Author(s): Elif Shafak
The new novel from the best-selling author of The Bastard of Istanbul. 'In the first minute following her death, Tequila Leila's consciousness began to ebb, slowly and steadily, like a tide receding from the shore. Her brain cells, having run out of blood, were now completely deprived of oxygen. But they did not shut down. Not right away . . . ' Our brains stay active for ten minutes after our heart stops beating. For Tequila Leila, each minute brings with it a new memory: growing up with her father and his two wives in a grand old house in a quiet Turkish town; watching the women gossip and wax their legs while the men went to mosque; sneaking cigarettes and Western magazines on her way home from school; running away to Istanbul to escape an unwelcome marriage; falling in love with a student who seeks shelter from a riot in the brothel where she works. Most importantly, each memory reminds Leila of the five friends she met along the way - the friends who are now desperately trying to find her.
Elif Shafak’s novel is a powerful and unflinching exploration of women’s rights in Turkey, and of their control over their bodies and sexuality. The novel opens with Leila, recently murdered and dumped in a rubbish skip. As her mind closes down (in 10 minutes and 38 seconds) each moment triggers a memory giving the reader a window into her past experiences that shaped her life and that of her five closest friends. Taking us to her childhood in Van — a childhood of secrets and deceits, we are not surprised by her decision to flee to Istanbul as a teen. Her childhood is coloured by neglect and abuse. With an ignorant and suspicious family that will do anything to save face in a small community, Leila is left with little choice. Unprepared for a city and completely out of her depth she ends up in a brothel under the charge of Bitter Ma. While the madam is better than some and finally does grant Leila her freedom, the privations of being a prostitute with few rights and no financial autonomy weigh heavily on Leila and her colleagues — there are few choices available for women in her position in a strikingly patriarchal society, a society that is also dominated by political unrest and dictatorial behaviour. Yet life is also culturally rich and intriguing in the relationships that Leila has with her five friends. Shafak is a damning of Turkish society and the roles that women have been, and continue to be, expected to play in this modern country. She deftly explores west/east and secular/religious tensions and the hypocrisies as well as the personal crises that are inflicted by these conflicts. What does it mean to be transsexual in this world, to be an independent widow, to be educated or a prostitute in this world? While the novel shines a light on these issues, at the same time light is being shone on the author, Elif Shfak (and other female authors) — harassed on social media and investigated by prosecutors after complaints that by writing fictional works that tackle challenging issues she is condoning child abuse and sexual violence! 10 Minutes 38 Seconds in this Strange World is a novel about tough issues, but it also hopeful — Leila is a survivor and she and her friends are resourceful and loyal, and have depths of humanity that one could argue come from confronting the status quo and marking out their own territory and beliefs, living without compromise of thought even when choices are limited. With its interesting premise and structure, the novel is compelling and Leila is an incredible character who is the still point at the centre, strong and resilient, of a turbulent and damaging vortex.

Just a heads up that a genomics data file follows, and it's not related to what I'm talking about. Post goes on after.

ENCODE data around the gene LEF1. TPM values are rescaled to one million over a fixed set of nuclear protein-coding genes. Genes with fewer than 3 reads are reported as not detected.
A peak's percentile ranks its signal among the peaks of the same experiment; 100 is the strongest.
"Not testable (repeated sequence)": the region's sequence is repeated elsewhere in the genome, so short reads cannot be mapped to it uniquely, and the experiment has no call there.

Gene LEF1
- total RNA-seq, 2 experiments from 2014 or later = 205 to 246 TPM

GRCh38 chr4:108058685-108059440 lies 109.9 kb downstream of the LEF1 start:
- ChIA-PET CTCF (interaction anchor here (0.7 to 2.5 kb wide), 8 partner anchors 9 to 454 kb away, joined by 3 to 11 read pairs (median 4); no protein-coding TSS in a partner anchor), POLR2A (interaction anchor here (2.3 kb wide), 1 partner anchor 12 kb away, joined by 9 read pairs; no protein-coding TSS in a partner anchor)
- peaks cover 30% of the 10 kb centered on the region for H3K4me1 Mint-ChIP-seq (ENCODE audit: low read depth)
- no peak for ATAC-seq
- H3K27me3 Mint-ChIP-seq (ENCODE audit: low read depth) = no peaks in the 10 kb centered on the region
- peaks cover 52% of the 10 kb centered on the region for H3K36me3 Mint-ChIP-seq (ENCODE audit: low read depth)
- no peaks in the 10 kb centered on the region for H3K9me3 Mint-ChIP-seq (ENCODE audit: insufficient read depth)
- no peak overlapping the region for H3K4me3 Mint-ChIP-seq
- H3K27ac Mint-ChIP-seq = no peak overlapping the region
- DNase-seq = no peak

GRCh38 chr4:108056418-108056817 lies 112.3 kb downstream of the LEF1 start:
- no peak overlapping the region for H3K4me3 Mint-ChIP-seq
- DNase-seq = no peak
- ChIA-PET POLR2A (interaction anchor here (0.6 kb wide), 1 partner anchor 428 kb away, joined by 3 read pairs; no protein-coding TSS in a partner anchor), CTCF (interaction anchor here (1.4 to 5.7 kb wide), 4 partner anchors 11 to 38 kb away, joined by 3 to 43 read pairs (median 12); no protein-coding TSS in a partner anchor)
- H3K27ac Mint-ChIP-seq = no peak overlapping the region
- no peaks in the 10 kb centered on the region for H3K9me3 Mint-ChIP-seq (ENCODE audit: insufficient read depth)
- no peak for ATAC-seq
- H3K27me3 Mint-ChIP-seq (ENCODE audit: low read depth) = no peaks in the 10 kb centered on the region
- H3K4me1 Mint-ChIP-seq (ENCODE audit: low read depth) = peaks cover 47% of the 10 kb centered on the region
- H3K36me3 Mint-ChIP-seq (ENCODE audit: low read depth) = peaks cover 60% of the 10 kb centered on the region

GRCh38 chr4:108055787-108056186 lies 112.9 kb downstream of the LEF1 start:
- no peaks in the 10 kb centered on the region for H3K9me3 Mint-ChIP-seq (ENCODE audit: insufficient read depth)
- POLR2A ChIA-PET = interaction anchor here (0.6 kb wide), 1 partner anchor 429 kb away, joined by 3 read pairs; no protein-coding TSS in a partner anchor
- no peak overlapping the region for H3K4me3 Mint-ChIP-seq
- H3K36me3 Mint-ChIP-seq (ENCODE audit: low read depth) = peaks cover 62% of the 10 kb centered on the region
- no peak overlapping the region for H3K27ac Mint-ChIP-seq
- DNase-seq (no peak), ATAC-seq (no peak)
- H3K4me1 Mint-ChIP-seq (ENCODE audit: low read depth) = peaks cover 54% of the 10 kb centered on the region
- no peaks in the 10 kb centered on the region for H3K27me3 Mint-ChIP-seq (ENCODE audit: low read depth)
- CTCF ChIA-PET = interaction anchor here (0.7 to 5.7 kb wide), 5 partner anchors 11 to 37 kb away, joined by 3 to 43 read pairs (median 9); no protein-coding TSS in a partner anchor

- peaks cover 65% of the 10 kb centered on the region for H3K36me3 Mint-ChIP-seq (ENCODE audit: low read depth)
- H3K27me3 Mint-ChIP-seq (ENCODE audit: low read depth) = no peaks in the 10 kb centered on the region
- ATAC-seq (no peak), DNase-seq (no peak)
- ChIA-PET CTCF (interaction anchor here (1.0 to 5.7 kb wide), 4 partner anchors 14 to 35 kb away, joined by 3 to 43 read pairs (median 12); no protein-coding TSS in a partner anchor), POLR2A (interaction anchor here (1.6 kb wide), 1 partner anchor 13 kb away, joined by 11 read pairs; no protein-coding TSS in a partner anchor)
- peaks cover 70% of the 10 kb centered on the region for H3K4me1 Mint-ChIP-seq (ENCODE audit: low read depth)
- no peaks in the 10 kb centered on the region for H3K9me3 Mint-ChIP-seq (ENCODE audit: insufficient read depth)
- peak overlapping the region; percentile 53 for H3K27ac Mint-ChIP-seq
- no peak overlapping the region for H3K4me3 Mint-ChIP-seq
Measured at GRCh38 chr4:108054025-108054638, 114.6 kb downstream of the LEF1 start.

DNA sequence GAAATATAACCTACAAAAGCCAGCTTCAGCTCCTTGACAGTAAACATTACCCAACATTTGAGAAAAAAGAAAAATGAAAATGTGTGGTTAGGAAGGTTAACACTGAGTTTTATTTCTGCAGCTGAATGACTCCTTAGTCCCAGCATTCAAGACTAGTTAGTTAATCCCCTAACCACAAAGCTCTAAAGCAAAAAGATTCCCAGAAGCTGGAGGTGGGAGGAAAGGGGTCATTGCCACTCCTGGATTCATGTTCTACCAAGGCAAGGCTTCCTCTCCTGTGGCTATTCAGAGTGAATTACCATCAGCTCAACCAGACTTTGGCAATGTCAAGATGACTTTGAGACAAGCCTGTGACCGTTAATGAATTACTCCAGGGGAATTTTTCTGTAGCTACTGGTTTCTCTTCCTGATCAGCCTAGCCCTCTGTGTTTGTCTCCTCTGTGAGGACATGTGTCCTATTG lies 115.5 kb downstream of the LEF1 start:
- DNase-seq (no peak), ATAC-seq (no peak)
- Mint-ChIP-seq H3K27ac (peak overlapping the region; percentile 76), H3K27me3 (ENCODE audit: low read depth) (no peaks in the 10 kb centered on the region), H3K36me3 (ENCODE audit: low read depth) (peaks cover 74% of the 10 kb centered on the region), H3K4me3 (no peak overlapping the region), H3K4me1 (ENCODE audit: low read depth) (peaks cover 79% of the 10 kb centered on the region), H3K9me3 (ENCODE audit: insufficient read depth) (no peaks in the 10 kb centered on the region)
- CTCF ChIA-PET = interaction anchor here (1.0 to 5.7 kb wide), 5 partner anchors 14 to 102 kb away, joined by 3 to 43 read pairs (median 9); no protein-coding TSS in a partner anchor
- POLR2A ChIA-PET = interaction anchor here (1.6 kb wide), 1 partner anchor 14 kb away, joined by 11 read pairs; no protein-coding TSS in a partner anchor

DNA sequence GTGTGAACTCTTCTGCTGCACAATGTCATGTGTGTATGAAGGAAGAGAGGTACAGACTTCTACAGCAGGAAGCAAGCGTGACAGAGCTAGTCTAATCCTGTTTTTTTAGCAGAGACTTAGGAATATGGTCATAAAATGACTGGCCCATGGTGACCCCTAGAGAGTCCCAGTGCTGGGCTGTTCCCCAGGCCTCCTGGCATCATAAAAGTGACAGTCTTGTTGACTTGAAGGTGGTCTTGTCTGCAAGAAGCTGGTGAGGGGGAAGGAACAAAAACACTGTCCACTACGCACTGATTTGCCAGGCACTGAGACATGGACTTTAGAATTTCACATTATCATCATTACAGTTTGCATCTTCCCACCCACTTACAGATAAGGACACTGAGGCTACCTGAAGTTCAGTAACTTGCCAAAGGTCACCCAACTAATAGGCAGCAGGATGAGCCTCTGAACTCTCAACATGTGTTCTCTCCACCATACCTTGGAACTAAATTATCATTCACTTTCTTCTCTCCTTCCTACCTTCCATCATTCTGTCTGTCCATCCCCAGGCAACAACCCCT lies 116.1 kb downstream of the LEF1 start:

Shortlisted for the Booker Prize 2019